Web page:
New project: ‘Better Births’

28685498_1643387792416171_7936420635030299683_nI’m working on an exciting new project called ‘Better Births’ which aims to improve maternity services in England. I’m one of fifteen mums in north-central London who have been recruited to find out what women and families need and want from antenatal, birth, and postnatal care.

I’m working as part of the Haringey team and we need to talk to a range of people in the local community to gather their views and suggestions. We’ve been trained in participatory action research methods in order to engage with parents in a dynamic and interactive way and to hear their voice, stories, and opinions more directly.

So far, it’s been a fascinating project to be involved in. The group of fifteen mums alone are an inspiring and powerful group of women to be working alongside. We all have such diverse and different backgrounds, vary in age and ethnicity, speak multiple languages, and have children of all ages. The one thing we all have in common is that we gave birth in one of the hospitals covered in the north-central London Better Births remit. Hearing their birth stories and journey into motherhood has been a fascinating and eye-opening experience in itself.

Out in the field, it’s been just as fascinating. It’s been a privilege to hear parents talk about one of the most life-transforming moments of their life. It’s also very hard to hear about traumatic experiences, when events didn’t go to plan, or when mums have been discriminated against or mistreated in some way. But it’s good to know this is exactly what the research aims to address and that the data we gather will help tackle these issues.

The project is a perfect match of my research background, interest in motherhood, and keenness to engage with the local community. It’s great to be working on a project where the commissioners are eager to hear the data and feedback (almost in real time) and want to implement change, which will ultimately have a positive impact on one of the most memorable events in a person’s life. It’s a refreshing contrast to the constraints of academia where the research takes years to be printed, is behind an expensive paywall, that nobody reads or engages with. I look forward to seeing how the next few months unfold and where the project goes.


Latest publication: ‘Making Creativity Work in a University Context’

978-3-319-77350-6I’m pleased to announce my book chapter ‘Embedding an Everyday Culture of Creativity: Making Creativity Work in a University Context’ has just been published. It’s a contribution to the book The Palgrave Handbook of Creativity at Work

The chapter explores the challenges of nurturing and maintaining creativity in the increasingly neoliberal world of UK higher education. It draws on empirical research through a case study at a London-based university. We found that freedom, trust/permission, risk-taking, and communication are the key factors that influence creativity in a work environment.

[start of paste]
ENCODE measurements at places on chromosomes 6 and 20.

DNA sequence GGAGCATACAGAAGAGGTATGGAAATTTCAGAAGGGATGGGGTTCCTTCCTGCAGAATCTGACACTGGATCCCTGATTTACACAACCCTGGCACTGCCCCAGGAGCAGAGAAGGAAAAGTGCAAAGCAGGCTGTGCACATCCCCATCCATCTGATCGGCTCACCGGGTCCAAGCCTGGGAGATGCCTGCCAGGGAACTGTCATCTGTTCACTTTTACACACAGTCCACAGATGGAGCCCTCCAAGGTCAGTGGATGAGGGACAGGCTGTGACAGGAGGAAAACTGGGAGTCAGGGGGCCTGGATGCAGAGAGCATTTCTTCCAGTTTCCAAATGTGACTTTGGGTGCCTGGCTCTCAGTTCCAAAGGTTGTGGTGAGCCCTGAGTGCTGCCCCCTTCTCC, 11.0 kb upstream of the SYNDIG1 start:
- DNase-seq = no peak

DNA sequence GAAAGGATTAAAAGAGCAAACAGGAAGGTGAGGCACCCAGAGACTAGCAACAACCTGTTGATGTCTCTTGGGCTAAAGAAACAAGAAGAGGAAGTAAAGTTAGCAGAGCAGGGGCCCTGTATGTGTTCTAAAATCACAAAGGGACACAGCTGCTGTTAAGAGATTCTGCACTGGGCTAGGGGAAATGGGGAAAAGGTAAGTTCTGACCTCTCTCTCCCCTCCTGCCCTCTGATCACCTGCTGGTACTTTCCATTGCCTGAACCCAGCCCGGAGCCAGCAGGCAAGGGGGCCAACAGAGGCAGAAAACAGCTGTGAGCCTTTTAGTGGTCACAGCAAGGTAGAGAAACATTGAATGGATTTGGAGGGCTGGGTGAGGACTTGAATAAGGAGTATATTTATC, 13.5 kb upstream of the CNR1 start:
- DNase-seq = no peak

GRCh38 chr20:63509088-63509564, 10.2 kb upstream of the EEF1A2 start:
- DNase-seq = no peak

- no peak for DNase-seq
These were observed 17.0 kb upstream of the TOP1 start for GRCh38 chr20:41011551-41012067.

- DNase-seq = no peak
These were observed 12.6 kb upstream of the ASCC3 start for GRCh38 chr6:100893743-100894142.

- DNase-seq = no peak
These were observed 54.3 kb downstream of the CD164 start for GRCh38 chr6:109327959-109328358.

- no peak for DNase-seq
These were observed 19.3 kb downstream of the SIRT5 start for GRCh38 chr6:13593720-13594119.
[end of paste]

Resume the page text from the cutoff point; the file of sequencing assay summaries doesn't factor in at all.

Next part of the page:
The full abstract:

Universities are often thought of as creative institutions that promote idea generation, learning, and new and valuable thinking. However, the dominant mode of neoliberal economic rationality in the UK, with its increasing emphasis on student numbers, league tables, assessment, and performance, casts such perceived wisdom in doubt. Against this backdrop, in this chapter, we report on an “innovation project” that was undertaken during 2015–2016 within a UK-based university, which had the aim of embedding a sustainable “everyday culture of creativity” through trialling a programme of creative interventions. Our findings explore challenges encountered, including the dilemma of fostering creativity while not allowing it to become instrumentalized for goal-driven purposes. We highlight the significance of freedom, trust/permission, risk-taking, and communication as creativity enablers. The chapter concludes with key recommendations for “making creativity work” in a university setting.

Read my book ‘Hip Hop Authenticity and the London Scene’ for free for the next 30 days

hip-hop-authenticity_speersMy publisher Routledge are running a promotional offer where you can access and read my entire book Hip Hop Authenticity and the London Scene for free (RRP £110) for an entire month.

This link will take you to the whole book (enhanced pdf format and mobile friendly):

I hope this initiative attracts readers and students who can’t afford the book and they enjoy reading it.

Feel free to share the link more widely while it is live.

How to publish an academic book

book-publishingAs I look over my final proofs and await the release date of my book Hip-Hop Authenticity and the London Scene, I’ve been reflecting on the process of writing and publishing an academic book. As a first-time monograph author, this has all been new to me so I thought I’d outline the entire process and share the insights I’ve gained so others can learn from my mistakes.

  1. Choose your publisher carefully
    • This is the single most important aspect about publishing your monograph. Research carefully different publishers, which presses you cite most, and the publishers that leading researchers use in your field.
    • I, for some reason, decided on Routledge as my first choice (mainly because lots of my favourite books have been published by Routledge). This was despite being advised to go for a more prestigious press such as Oxford University Press or American university presses. With hindsight, I wish I had gone with another publisher because a) the prestige factor still matters in academia b) the more distinguished presses have more money so spend more time on promotion and marketing and care about you as an author c) they are more likely to sell your book at a reasonable price and not at the outrageous fees of monographs.
    • I was advised to pitch my book as part of a series, which although probably did help make my book ‘fit’ with the publisher, meant that it was only later on I realised I didn’t have any say about the book cover design as the entire series has to be identical.
    • To be safe, choose a back-up second or third choice in case the first publisher rejects your proposal.
  2. Write your book proposal
    • Depending on which publisher you go for, look up their proposal guidelines on their website. Follow this strictly, don’t send the same proposal to different publishers.